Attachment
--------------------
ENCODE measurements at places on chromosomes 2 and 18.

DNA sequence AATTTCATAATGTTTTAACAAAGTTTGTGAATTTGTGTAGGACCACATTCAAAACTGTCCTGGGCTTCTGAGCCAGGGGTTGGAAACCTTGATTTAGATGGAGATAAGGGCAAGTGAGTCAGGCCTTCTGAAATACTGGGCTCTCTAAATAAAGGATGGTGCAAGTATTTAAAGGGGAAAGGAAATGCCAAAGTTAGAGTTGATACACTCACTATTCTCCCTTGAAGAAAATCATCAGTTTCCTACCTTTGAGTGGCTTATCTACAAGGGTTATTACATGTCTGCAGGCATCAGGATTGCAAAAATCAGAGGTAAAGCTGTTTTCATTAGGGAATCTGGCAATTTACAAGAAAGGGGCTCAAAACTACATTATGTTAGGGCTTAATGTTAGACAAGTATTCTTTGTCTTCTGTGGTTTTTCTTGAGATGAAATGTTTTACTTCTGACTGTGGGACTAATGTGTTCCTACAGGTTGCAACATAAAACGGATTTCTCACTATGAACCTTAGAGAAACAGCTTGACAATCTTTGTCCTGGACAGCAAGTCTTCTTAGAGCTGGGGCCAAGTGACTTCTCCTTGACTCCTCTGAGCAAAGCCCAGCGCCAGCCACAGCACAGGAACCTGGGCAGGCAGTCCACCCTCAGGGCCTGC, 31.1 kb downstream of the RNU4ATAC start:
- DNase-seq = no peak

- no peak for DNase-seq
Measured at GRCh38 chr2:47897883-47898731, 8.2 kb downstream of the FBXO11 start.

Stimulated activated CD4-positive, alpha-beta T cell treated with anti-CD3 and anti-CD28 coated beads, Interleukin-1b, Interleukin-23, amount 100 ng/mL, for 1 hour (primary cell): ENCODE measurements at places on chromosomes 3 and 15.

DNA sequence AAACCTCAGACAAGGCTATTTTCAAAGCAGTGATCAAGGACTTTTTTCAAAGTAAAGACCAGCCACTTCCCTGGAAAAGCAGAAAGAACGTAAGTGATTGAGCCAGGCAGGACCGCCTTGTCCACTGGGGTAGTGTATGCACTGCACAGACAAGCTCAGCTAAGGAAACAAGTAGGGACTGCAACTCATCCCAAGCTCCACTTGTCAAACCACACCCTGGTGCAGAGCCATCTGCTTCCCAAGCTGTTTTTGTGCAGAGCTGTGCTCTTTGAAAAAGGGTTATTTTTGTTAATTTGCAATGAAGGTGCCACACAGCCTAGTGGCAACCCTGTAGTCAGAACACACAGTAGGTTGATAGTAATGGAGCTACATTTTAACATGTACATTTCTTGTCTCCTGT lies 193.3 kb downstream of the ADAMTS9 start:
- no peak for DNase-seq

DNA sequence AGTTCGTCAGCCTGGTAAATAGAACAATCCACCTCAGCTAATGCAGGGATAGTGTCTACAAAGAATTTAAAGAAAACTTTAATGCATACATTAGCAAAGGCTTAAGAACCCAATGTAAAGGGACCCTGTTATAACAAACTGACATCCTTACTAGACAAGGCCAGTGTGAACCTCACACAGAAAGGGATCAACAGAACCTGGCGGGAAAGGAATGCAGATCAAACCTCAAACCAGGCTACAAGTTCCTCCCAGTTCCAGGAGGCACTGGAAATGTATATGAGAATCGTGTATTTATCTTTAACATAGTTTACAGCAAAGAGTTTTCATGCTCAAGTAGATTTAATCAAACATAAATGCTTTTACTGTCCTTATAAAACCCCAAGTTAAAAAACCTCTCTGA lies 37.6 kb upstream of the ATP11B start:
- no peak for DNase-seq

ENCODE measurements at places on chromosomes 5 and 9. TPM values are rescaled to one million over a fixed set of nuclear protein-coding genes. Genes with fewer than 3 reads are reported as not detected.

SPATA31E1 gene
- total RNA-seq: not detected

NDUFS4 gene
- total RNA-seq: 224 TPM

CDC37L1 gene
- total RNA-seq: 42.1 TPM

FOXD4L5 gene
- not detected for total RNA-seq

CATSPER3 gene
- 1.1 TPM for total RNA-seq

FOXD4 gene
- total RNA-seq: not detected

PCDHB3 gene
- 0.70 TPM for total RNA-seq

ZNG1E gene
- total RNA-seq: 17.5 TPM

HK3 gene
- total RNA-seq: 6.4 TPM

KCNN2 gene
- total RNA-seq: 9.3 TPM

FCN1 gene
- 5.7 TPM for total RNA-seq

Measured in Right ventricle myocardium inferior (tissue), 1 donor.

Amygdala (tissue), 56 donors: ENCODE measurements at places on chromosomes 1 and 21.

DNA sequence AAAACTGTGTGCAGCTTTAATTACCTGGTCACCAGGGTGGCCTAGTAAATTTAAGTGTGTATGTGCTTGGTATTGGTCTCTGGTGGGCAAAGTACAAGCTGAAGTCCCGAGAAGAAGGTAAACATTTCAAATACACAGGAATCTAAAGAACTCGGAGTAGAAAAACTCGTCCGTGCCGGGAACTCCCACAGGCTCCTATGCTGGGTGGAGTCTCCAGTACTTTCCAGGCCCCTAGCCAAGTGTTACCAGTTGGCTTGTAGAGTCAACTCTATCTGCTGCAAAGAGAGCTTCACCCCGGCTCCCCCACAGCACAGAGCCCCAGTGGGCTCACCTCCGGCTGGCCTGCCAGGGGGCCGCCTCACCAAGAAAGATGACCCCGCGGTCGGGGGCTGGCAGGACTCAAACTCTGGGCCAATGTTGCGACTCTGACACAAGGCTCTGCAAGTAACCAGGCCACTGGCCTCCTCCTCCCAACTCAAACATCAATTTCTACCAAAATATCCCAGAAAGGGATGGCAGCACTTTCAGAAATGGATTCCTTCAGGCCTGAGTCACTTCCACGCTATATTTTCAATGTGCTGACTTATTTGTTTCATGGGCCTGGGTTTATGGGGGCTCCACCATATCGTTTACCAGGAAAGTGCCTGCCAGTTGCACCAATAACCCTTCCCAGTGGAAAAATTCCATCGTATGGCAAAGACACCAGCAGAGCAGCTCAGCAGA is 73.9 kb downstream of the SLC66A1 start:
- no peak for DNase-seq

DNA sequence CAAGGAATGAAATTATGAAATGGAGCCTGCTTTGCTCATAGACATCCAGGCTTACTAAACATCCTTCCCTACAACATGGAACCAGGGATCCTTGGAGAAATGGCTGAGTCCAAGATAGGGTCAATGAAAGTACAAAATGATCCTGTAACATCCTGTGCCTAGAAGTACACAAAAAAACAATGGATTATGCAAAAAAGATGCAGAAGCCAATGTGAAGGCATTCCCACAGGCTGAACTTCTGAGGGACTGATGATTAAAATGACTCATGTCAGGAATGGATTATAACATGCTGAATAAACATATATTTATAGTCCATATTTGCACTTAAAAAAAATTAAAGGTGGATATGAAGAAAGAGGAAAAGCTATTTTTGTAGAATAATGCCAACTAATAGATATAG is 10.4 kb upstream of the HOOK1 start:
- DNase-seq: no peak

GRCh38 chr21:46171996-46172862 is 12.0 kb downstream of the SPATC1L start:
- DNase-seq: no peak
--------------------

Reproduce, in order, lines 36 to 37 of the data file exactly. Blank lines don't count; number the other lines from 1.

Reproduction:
DNA sequence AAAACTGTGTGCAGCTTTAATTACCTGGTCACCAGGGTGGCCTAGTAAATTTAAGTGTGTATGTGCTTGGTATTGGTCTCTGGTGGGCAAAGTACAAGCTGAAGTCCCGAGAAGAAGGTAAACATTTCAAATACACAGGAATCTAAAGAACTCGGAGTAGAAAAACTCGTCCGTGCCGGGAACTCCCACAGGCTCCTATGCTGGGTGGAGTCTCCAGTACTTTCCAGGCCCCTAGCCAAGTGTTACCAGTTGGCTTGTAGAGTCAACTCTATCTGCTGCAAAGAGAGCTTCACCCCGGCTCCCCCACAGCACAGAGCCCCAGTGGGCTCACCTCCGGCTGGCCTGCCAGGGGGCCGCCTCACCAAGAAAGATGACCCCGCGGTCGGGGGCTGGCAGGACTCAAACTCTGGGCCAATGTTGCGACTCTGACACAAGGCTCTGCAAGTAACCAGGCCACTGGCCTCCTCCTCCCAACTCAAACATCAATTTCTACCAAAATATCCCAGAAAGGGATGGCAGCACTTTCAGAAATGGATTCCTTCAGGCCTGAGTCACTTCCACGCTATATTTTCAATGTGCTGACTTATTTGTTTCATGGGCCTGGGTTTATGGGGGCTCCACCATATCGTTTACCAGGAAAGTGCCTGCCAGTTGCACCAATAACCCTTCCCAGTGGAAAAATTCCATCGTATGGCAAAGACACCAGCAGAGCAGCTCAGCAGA is 73.9 kb downstream of the SLC66A1 start:
- no peak for DNase-seq